Streetcar Line

Baton Rouge Bobby

Ethics on the Bayou? Governor Jindal faces his first big test.

By 2.6.08

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The Louisiana governor was found dead in a bedroom of the official mansion, lipstick smears all up and down his knee and thigh. He seemed to have been poisoned. And there would barely be time to bury him before a big succession battle would take place, with several politicians in line for power actually trying desperately to avoid the job. One was a hopeless drunk. One was mobbed up. And all of them had crooked deals and crooked alliances that couldn't survive the light of day. Big money was at risk also, especially with regard to a toxic chemical dumping scheme....

Okay, okay, this didn't really happen. It's from a novel, a rambunctious (and at times uproarious) fictional ride through Louisiana's infamous political circus. Last of the Red Hot Poppas, by accomplished New Orleans journalist/author Jason Berry, is well worth the read.

The sad truth, though, is that Louisiana's reputation for political skullduggery is so well established that most of you readers probably thought I was writing about a real-life scandal sometime in the Bayou State's past. Berry's novel works because, even as satire, its premise is at least somewhat believable.

Beginning Sunday, the edifice of that reputation may be dismantled, brick by brick.

Fulfilling the most galvanizing of all of his campaign promises, in his first major act in office, new Louisiana Gov. Bobby Jindal will convene his state Legislature for a special session this Sunday devoted entirely to ethics reforms. If he succeeds in his battle against corruption, he will have launched a term in office that as soon as four years from now could unite a conservative movement, and a Republican Party, that now is more fractured than at any time in the past three-plus decades. Jindal has the potential, without a doubt, to be the Barack Obama of the right -- just as inspirational, and far more substantive.

Jindal's agenda for the special session includes stringent new restrictions on lobbyists' wining, dining, and gifting of public officials; seriously expanded financial disclosure requirements for all public officials (including judges who long have operated under their own rules); new prohibitions against state contracts for legislators and their family members; significant new requirements for lobbyist transparency (including a publicly searchable database); annual ethics training for all public officials; expanded whistleblower protections; greater disclosure of campaign contributions; and assorted other measures. Public interest in the session seems high, and public support seems strong. Moreover, a vast turnover in both houses of the Legislature has brought in a host of new lawmakers who at least claim to be reformers.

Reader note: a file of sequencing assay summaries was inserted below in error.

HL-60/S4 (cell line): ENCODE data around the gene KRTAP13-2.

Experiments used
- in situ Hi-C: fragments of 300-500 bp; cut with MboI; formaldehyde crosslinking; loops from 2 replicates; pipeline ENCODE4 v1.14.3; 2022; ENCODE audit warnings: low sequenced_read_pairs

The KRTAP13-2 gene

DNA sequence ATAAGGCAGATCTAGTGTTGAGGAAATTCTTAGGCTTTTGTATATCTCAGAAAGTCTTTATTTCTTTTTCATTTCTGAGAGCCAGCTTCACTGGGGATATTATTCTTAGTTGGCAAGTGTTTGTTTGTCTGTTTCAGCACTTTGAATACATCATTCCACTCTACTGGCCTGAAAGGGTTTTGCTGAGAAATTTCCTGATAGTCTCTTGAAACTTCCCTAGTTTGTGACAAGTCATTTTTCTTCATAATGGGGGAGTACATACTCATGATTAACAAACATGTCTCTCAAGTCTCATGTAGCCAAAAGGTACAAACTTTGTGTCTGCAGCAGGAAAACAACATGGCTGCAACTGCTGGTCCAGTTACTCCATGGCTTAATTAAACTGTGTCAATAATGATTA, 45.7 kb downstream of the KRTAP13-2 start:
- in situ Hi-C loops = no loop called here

Reformist editorial writer Lanny Keller of the daily Baton Rouge Advocate, a 30-year veteran political observer and sometime participant, told me Wednesday that Jindal's press conference outlining his session plans was "a masterful performance." Keller said the Jindal reforms have momentum behind them.

Still, he warned, he is just starting to pick up "a slow undercurrent of the old timers" -- longtime interest group honchos and a few veteran legislators -- who may be rallying for some pushback efforts. Against them, said Keller, Jindal has "a very green crew. Are they going to be able to fight in the trenches of the Legislature over the details of the bills? They are very bright, but this is their first big test."

And even if they succeed as well as most observers expect, their tests will only get harder still. Louisiana's economy is notoriously unsteady, a seemingly random phantasmagoria of booms and busts. The state's biggest city is of course still plagued by the grim aftermath of Hurricane Katrina. And its coastal marshlands are eroding at a frightening rate, so far defying most of the feeble state and federal efforts to reverse the loss.

But Jindal himself is famously brilliant. He's also the rare technocrat who boasts "people skills" almost as well developed as his policy analyses. And his work ethic is legendary. If anybody can figure out how to overcome all of the challenges ahead, without letting success go to his head or that of his administration of whiz kids, it's Jindal.

GRANTED, NATIONAL OBSERVERS would be wrong to pronounce Jindal a success before he is several years into his term, at least. Many a would-be reformer has fallen prey to hubris or has been defeated while tilting at one windmill too many. (Reader, you can insert here the proper warning from Southern literature, "the stench of the didie to the stench of the shroud," and all that rot.) For good reason, though, conservatives believe that this particular reformer is different: more principled, more intelligent, more energetic, more determined.

It is worth noting that author Jason Berry does not let the very real cultural rot chronicled in his novel smother all chances of redemption. Integrity, in Berry's telling, does have at least a fighting chance. (Berry is no conservative politically, but his ethical compass always points North.)

The good news in Louisiana is that public sentiment in Bobby Jindal's favor gives him far more than a fighting chance. And if he wins this first fight, and then starts winning in broader public policy fights...well, the nation as a whole could always use another breath of fresh air.

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About the Author
Quin Hillyer is a senior editor of The American Spectator and a senior fellow at the Center for Individual Freedom. Follow him on Twitter @QuinHillyer.